Published: Sunday, September 12, 2010 at 3:30 a.m.
Last Modified: Saturday, September 11, 2010 at 11:06 p.m.
Two years ago, we applauded the “wise and welcome decision” to purchase 249 acres along Hurricane Creek for a public park. This week, we reported the heart of that land — the “M-bend” — has been ripped out.
The Tuscaloosa Park and Recreation Authority has a good track record of building activity centers and ball fields, but not so much for environmental protection. Hurricane Creek Park was a notable improvement in that direction.
Now, 74 acres of the park will belong to the Alabama Department of Transportation. At least a portion of that land is intended for the Eastern Bypass, a highway to link wealthy neighborhoods in north Tuscaloosa to Interstate 20/59 and open parts of east Tuscaloosa to development.
If the highway is ever built — and that’s still a big if — it will help commuters and big landowners. What we may lose is a beautiful wilderness just outside the city limits of Tuscaloosa. In 2007, readers who responded to our “Seven Wonders of Alabama” survey ranked Hurricane Creek behind only the Native American Indian mounds at Moundville.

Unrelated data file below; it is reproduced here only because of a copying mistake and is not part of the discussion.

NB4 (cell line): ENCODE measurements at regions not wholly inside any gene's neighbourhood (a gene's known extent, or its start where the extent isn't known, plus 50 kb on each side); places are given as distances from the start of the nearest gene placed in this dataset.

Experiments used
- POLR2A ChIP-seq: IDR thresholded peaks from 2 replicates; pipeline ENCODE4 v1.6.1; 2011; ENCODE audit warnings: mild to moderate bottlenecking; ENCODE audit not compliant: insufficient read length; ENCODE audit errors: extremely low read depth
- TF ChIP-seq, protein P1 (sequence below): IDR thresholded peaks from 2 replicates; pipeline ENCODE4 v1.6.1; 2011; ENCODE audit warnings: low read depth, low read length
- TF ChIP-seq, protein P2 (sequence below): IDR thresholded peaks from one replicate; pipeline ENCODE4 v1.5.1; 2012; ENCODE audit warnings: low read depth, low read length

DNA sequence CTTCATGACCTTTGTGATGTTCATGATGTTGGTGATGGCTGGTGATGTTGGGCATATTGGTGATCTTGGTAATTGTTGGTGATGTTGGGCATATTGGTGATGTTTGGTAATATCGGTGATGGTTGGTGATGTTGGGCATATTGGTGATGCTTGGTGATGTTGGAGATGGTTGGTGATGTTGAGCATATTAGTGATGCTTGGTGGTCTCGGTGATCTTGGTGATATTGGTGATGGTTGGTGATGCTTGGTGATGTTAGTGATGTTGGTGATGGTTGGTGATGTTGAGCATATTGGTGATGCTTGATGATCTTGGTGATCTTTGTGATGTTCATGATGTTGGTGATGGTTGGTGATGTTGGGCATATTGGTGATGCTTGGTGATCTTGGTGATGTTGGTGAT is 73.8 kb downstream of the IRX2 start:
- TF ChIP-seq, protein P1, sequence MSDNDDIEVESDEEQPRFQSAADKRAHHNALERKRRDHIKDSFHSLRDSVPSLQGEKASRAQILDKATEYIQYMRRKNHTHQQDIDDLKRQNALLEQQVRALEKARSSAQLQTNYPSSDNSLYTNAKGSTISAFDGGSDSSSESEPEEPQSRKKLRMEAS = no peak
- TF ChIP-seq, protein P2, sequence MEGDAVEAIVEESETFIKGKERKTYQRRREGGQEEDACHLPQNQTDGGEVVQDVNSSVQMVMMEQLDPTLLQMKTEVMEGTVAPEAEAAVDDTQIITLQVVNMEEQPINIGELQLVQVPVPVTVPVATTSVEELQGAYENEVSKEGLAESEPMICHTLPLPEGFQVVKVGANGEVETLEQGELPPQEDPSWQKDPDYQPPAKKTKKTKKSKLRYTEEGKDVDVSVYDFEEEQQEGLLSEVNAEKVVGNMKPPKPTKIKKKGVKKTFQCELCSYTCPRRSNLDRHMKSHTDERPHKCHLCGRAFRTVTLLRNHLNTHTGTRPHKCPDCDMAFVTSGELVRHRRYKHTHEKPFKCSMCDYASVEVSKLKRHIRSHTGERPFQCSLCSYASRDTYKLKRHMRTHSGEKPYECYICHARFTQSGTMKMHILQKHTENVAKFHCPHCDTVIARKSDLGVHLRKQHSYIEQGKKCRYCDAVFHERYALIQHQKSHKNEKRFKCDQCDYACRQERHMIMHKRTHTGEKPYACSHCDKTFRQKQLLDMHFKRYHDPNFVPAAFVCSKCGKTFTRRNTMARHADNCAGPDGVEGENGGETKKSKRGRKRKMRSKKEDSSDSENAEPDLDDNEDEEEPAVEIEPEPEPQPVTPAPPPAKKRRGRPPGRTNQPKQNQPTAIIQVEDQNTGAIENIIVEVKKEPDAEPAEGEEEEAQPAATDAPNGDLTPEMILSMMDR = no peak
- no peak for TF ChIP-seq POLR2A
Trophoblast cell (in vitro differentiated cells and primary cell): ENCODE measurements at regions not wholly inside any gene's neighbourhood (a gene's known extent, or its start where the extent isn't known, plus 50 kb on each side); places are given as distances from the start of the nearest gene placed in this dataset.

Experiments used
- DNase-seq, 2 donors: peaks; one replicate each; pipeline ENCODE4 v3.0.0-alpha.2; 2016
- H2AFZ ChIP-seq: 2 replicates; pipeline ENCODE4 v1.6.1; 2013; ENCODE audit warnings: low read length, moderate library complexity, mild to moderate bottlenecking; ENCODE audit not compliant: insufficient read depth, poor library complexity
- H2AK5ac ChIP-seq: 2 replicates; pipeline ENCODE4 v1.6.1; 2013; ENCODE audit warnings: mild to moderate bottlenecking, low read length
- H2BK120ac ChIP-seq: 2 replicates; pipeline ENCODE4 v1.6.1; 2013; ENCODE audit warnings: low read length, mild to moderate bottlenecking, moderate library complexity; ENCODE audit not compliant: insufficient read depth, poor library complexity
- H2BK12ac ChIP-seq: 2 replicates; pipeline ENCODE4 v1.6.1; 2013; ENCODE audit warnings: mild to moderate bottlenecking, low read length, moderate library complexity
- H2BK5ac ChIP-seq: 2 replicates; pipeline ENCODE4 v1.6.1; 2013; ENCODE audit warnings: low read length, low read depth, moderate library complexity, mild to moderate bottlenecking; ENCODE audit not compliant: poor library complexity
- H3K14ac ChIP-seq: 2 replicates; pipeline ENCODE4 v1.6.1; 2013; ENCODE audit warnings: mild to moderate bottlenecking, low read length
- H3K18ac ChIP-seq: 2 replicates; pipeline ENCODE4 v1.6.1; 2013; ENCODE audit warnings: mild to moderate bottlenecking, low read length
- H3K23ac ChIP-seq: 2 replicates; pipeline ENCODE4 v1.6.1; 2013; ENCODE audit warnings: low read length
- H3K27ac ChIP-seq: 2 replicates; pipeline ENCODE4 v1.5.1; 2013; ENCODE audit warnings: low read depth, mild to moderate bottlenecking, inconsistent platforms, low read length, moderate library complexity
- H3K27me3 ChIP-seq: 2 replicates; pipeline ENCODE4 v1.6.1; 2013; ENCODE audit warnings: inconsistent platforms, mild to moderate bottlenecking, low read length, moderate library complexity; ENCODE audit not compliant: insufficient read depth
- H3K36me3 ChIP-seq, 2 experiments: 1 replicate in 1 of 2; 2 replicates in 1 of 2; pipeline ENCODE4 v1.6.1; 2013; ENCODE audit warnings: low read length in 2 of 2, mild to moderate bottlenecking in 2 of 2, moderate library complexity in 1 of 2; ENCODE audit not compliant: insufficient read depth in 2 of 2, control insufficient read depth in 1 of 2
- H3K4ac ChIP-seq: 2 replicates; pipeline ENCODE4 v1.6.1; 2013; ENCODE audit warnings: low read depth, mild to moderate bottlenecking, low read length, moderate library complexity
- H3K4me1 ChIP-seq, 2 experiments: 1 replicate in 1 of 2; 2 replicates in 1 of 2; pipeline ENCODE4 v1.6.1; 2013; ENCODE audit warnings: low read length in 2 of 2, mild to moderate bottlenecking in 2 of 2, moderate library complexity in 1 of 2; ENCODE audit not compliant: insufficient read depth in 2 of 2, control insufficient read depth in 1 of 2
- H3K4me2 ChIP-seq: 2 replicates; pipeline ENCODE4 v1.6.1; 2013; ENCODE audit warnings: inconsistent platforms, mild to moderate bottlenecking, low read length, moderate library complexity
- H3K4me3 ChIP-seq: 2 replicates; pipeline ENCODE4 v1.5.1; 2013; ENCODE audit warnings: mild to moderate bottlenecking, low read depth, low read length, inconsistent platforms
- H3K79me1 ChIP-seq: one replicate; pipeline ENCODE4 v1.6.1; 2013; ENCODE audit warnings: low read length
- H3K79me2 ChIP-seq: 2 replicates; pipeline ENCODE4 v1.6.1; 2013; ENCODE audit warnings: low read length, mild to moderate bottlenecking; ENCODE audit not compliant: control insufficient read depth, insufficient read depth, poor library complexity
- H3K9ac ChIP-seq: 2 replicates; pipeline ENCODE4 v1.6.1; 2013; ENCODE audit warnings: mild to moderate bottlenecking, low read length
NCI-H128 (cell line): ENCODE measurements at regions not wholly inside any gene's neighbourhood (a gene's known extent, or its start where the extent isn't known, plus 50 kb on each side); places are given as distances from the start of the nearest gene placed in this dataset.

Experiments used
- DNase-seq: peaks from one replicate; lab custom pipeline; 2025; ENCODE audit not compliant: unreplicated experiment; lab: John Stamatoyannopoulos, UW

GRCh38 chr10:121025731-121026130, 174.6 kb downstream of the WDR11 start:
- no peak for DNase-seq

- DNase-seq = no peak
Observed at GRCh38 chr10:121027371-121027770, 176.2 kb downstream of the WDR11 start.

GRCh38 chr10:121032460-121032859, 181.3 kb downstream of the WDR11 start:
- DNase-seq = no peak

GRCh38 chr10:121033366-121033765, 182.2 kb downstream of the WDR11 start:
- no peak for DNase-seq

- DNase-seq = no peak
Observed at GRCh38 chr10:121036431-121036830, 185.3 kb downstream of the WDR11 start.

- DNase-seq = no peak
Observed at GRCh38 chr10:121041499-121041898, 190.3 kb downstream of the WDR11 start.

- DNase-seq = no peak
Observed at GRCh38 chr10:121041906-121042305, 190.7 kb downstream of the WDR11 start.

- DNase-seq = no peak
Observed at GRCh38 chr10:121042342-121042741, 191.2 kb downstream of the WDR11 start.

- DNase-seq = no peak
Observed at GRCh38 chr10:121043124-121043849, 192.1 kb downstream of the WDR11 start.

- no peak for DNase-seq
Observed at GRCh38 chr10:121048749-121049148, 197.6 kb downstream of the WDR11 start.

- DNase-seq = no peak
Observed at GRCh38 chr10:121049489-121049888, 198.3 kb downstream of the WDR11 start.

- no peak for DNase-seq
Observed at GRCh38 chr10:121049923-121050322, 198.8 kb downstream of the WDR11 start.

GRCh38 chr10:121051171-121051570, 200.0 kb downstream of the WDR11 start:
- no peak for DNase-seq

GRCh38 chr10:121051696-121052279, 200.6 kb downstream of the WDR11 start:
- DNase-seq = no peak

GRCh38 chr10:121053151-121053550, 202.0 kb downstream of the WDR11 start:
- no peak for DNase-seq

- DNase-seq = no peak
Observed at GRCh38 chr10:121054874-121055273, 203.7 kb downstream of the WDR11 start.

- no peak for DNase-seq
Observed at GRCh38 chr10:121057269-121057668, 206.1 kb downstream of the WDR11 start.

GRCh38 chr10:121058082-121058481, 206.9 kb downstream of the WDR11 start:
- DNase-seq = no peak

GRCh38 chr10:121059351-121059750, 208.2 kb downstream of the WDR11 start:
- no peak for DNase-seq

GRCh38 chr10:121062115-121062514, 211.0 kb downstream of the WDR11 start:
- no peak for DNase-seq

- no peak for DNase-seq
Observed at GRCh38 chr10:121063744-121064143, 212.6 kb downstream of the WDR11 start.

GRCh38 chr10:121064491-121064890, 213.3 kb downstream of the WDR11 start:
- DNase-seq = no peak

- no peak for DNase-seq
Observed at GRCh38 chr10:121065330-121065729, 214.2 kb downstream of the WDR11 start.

"M" Bend photo by JLW, Flight provided by SouthWings
Geologically, Hurricane Creek is interesting because it, like the rest of Tuscaloosa, is on the edge of Alabama’s fall line — the boundary between the older Appalachian ridge and valley area around Birmingham, and the Coastal Plain formed from an ancient seabed. Environmentalists and biologists have been particularly enthralled by plants and animals that live in and along the creek.
“One of the last major streams above the fall line, Hurricane Creek is a smorgasbord of biodiversity for flora and fauna and a pristine example of what one will find anywhere throughout the southernmost part of the Appalachian Mountains,” wrote Randy Mecredy, director of the Alabama Museum of Natural History, recommending it for our list.
Do we really want to trade that for another highway?
Photo by JLW
Everyone involved in purchasing the land for a PARA park was aware that the M-bend was in the future path of the Eastern Bypass. But PARA director Don Kelly and Hurricane Creek riverkeeper John Wathen expressed optimism some alternative could be worked out.
We are disappointed not only that this has not happened, but that the sale of the land to ALDOT was done so quietly. Wathen, who was instrumental in brokering the deal for the park and who has been a passionate advocate for preserving Hurricane Creek, only learned about the ALDOT sale when our reporter called him for a comment.
Photo by Beth Maynor Young
Tuscaloosa city officials have pressed hard for the Eastern Bypass and have not done enough to protect Hurricane Creek. PARA gets most of its funding from the city, so it is not in a strong position here.
Wathen has vowed to fight for Hurricane Creek. We wish our elected leaders shared that passion.